planned dissertation project. The dissertation supervisory committee will meet at
least once with the candidate to the review the planned methods and the
supporting review of the literature.
Evaluate the written dissertation. The dissertation must be approved unanimously
by the official dissertation supervisory committee.
Conduct the Final Defense of the dissertation. The committee will evaluate the
student's defense of the dissertation and must unanimously approve.

The Program Plan

With assistance from the chairperson of your academic supervisory committee, you
will prepare a proposed Program Plan. By the end of your second semester of study,
you should meet with your academic supervisory committee to discuss the proposed
plan.

The Program Plan guides your program of study. It should include the following
information:

The names of your committee chairperson and other members of your
academic supervisory committee, with spaces for these individuals to sign
their approval of your plan,
Previous degree programs and degrees) earned,
A list of completed, current, and projected graduate coursework, organized by
area of specialty, cognate areass, and tool courses. You should provide the
course title, credits, and date of completion or projected completion,
A list of professional papers and publications,
A general statement about possible dissertation areas.

After your Program Plan has been reviewed, discussed and approved by the academic
supervisory committee, submit it to the Graduate Coordinator for review, and once
approved, file it with your committee chairperson and with the Graduate Secretary, who
will place a copy in your official file in the Department office.

After the Program Plan has been approved and filed, changes can only be made with
signature approval by your committee chairperson. If you want to make substantial
changes, you will need the approval of your academic supervisory committee.












QUALIFYING EXAMINATIONS


Through the qualifying examination, the academic supervisory committee determines the
breadth and depth of the student's competency in her/his areas of study, and ascertains
the adequacy of preparation for the completion of a dissertation. Students may take the
qualifying examinations as early as the middle of the third semester in the Ph.D. program,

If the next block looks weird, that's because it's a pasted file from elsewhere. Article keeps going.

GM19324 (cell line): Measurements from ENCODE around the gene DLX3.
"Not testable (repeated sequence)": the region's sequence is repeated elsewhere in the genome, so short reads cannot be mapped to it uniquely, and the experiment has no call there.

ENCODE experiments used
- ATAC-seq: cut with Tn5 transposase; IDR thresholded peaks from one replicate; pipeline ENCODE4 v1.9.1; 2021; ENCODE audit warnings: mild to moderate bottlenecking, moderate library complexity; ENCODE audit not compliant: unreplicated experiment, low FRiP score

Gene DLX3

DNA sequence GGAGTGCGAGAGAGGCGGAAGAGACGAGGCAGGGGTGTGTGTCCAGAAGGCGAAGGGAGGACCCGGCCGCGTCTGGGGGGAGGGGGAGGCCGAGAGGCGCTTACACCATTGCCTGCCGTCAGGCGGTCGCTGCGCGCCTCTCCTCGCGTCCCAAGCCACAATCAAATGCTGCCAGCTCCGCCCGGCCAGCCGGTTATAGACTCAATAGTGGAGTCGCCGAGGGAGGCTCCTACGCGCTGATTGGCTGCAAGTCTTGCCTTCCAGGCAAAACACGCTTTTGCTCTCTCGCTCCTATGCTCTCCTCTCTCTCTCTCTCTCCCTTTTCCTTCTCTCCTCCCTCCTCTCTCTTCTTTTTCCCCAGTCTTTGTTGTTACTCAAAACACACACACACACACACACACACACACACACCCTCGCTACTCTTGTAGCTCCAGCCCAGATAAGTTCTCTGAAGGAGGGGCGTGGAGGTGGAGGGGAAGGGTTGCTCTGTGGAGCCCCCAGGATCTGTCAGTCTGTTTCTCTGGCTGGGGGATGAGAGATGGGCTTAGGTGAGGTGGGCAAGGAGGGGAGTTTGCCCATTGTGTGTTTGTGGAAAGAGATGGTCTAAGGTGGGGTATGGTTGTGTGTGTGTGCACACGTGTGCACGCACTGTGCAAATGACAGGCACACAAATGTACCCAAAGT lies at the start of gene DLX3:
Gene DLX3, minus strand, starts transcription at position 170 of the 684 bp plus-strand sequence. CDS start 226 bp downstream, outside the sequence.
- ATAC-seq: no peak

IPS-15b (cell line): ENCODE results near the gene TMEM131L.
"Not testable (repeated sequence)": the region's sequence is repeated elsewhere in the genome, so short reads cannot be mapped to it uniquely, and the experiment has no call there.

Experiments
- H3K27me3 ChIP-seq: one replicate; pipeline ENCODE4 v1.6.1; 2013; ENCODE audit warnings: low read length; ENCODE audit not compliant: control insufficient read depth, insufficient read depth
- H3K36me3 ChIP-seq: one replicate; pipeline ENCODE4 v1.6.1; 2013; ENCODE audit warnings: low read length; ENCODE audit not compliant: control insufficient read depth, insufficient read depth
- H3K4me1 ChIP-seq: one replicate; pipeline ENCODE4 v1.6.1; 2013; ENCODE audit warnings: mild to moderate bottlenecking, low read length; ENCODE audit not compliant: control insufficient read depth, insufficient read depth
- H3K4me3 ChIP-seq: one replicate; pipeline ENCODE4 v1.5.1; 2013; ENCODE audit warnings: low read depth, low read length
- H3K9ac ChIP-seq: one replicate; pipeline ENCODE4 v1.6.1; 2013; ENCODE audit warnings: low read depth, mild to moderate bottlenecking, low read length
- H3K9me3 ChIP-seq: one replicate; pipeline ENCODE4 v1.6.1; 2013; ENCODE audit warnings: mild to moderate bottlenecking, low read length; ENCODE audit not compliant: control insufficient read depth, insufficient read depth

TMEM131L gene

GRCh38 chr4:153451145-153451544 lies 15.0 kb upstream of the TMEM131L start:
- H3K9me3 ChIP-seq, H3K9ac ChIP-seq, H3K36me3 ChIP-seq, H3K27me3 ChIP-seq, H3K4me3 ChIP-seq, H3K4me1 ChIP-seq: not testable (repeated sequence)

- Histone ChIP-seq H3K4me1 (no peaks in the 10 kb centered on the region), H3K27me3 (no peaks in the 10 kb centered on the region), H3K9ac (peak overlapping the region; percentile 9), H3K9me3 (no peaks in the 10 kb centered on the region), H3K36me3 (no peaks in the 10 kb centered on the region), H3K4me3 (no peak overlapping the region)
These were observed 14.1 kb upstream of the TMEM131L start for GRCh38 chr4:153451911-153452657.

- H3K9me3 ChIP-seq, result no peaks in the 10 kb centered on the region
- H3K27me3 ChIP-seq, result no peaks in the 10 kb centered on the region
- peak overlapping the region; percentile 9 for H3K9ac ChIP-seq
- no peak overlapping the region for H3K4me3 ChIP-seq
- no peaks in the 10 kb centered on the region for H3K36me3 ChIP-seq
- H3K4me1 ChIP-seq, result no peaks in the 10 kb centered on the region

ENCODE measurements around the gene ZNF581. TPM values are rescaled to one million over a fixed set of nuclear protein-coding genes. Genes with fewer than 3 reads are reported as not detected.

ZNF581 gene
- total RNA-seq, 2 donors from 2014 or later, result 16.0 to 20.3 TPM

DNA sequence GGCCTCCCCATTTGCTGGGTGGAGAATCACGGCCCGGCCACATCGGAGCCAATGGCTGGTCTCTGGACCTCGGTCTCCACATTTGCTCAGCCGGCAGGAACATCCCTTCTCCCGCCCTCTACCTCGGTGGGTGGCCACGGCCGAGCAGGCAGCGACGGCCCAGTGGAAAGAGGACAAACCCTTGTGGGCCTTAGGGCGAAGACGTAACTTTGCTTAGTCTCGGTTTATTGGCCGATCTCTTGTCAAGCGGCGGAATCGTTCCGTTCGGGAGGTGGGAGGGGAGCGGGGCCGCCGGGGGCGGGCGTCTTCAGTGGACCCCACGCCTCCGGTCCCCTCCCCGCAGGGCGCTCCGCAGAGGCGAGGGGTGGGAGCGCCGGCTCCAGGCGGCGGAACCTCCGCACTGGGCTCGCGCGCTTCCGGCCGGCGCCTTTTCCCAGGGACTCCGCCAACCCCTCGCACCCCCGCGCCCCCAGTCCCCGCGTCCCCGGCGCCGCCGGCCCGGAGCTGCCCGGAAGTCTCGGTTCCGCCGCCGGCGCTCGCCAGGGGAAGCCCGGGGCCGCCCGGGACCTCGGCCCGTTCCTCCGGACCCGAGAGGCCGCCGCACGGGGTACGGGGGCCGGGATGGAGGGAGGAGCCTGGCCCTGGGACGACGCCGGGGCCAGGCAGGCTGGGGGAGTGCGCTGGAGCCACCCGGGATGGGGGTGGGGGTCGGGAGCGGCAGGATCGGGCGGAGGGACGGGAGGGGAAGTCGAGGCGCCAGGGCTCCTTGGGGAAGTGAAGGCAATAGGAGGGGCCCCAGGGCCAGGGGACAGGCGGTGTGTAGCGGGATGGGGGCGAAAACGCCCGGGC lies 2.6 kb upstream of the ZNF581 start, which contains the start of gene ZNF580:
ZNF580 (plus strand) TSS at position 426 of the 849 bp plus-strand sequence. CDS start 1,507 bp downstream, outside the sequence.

subject to approval by the academic supervisory committee. The student must be
registered in the term in which the qualifying examination is given.

The examination, prepared and evaluated by the full supervisory committee, is both
written and oral and covers the major and minor subjects. All members of the
supervisory committee must be present with the student at the oral portion. For the
written qualifying examination, the student shall answer questions from each member of
his/her academic supervisory committee, and each member of the committee shall be
provided with a copy of all of the student's responses. There are several options that can
be considered for the written qualifying examinations and some of those options are
listed below. However, the format of the qualifying examination can be varied and is
under the purview of the supervisory committee members. It is the student's
responsibility to discuss the manner of the qualifying examinations with their mentor.

Options for the Written Oualifving Examinations

Traditional sit-down exam. With this option the student usually is given one book,
a series of readings, or a very specific topic to study in preparation. Then, on the
scheduled exam day, the student writes a response to one, two, or three questions
on the specified material. The committee member may give the student a set of
sample questions in advance or may give five or six questions on the exam day,
from which the student selects the agreed upon number to answer.